Originally, students would finish Year Up with about 27 college credits in business and IT curriculum that they could then transfer toward getting a degree post-internship. Now it’s expected that they’ll have to commit to finishing up an associate’s degree if they want to be considered for the program.

“I think it offers this great opportunity, because by the time they’re through the application process, whether they’re admitted or not [to the Year Up program], they’ll be admitted in West LA college,” says MacDonald. “During the second semester, they’re working [at their internships] for about 35 hours a week while they take a few courses at the college, so they’re learning how to become professionals.”

She says she can’t foresee a reason why students would opt out of enrolling in the community college but just take the Year Up program. If there is some overlap in classes at the community college with credits they’ve already received, such as with national summer programs in academia that help students prepare for college like the Program for Advancement of Learning (PAL), then MacDonald says they’d help subsidize the program.

But she also says they’d be willing to listen to and consider each student’s circumstances, and potentially shift the program to their needs as long as they can satisfy its curriculum within the same time period as every other student. At the start of the decade, a study led by Cal State Sacramento and the Institute for Higher Education Leadership found that California community colleges had a dropout rate of nearly 70 percent. While white students were obtaining associate’s degrees or transferring to four-year schools at a rate of 37 percent, only 26 percent of black students and 22 percent of Latino students did the same.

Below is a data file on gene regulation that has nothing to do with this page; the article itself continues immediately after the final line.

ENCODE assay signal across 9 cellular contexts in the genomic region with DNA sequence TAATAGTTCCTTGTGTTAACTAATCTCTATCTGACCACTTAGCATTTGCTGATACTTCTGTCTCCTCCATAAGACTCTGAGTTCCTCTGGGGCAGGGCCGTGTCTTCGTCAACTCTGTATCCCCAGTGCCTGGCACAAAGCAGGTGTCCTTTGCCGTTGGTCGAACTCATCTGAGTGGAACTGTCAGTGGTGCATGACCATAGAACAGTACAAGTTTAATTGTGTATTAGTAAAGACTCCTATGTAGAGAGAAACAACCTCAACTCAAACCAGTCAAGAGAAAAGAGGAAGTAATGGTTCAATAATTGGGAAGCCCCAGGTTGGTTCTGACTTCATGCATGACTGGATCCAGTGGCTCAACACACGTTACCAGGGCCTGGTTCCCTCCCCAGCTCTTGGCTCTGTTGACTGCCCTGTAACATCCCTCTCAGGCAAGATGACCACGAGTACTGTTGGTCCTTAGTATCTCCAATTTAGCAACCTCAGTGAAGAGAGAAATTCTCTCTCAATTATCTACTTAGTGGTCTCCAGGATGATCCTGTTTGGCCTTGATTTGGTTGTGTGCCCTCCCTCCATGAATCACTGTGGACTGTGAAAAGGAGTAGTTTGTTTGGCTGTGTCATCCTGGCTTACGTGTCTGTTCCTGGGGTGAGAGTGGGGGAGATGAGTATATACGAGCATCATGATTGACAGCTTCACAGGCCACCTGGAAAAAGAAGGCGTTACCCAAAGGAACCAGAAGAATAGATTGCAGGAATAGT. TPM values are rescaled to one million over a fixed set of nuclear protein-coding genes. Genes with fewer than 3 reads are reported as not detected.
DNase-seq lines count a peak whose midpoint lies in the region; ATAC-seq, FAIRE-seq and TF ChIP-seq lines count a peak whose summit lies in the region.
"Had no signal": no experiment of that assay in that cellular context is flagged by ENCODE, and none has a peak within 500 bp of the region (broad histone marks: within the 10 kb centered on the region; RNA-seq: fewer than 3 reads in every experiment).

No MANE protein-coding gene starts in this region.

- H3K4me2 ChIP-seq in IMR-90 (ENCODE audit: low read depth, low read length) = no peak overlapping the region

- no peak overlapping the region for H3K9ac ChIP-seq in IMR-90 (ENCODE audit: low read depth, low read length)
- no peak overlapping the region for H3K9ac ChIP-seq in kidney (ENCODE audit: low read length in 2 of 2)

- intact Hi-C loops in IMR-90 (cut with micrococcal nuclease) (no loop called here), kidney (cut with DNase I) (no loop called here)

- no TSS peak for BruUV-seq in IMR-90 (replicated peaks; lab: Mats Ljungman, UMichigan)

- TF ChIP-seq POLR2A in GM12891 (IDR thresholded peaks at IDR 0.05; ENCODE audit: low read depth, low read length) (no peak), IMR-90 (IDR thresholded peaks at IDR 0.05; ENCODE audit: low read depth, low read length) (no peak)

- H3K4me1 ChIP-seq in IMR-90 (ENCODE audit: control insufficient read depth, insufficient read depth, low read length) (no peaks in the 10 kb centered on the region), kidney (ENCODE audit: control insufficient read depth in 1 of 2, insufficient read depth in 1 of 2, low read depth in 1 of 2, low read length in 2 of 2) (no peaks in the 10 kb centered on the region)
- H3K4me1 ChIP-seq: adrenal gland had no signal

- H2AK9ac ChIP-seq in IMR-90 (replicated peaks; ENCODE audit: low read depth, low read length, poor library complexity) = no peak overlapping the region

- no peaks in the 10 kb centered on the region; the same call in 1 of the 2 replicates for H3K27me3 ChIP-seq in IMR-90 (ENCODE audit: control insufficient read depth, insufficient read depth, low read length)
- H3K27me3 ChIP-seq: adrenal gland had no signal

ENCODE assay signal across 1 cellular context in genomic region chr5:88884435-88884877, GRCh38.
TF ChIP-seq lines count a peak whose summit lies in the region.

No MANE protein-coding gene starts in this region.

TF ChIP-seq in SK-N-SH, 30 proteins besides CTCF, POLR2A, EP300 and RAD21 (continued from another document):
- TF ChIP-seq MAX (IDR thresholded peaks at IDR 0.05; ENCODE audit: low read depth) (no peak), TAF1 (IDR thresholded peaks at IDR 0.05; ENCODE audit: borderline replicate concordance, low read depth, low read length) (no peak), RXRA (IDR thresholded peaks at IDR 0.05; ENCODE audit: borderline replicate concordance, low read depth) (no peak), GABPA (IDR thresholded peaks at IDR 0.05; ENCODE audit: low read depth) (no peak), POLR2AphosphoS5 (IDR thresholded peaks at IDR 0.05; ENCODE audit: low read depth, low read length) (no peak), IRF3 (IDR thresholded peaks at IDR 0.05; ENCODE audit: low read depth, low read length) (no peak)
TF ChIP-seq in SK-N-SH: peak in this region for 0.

Increasing students’ access to remedial math and English courses to ease them into the demands of college was one key recommendation by the report; another found that work, family and financial constraints all played a role in whether or not students could keep up with courses in the long-term. The Community College Completion Corps reports that 54 percent of dropouts say they had to put more focus into work to support their families, while 31 percent said they couldn’t afford college.

MacDonald says Year Up recognizes those conditions, and on top of the subsidies, the program’s job-readiness training component helps teach students how to strike a work-life balance, how to manage personal finances and other time management skills.

And with an estimated 65 percent of jobs expected to require some sort of secondary certification by 2020, what could be seen by students struggling to escape poverty as an extra commitment of time, finances and responsibility through the Year Up program’s community college model may just be a way to ease them into the new normal.

“We’re having that impact by setting them up for college credits,” says MacDonald. “We’ve sort of shepherded them through the enrollment process at a school, even if Year Up isn’t the right thing for them.”

The Equity Factor is made possible with the support of the Surdna Foundation.

Johnny Magdaleno is a journalist, writer and photographer. His writing and photographs have been published by The Guardian, Al Jazeera, NPR, Newsweek, VICE News, the Huffington Post, the Christian Science Monitor and others. He was the 2016-2017 equitable cities fellow at Next City. 

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Tags: jobsincome inequalitydisconnected youth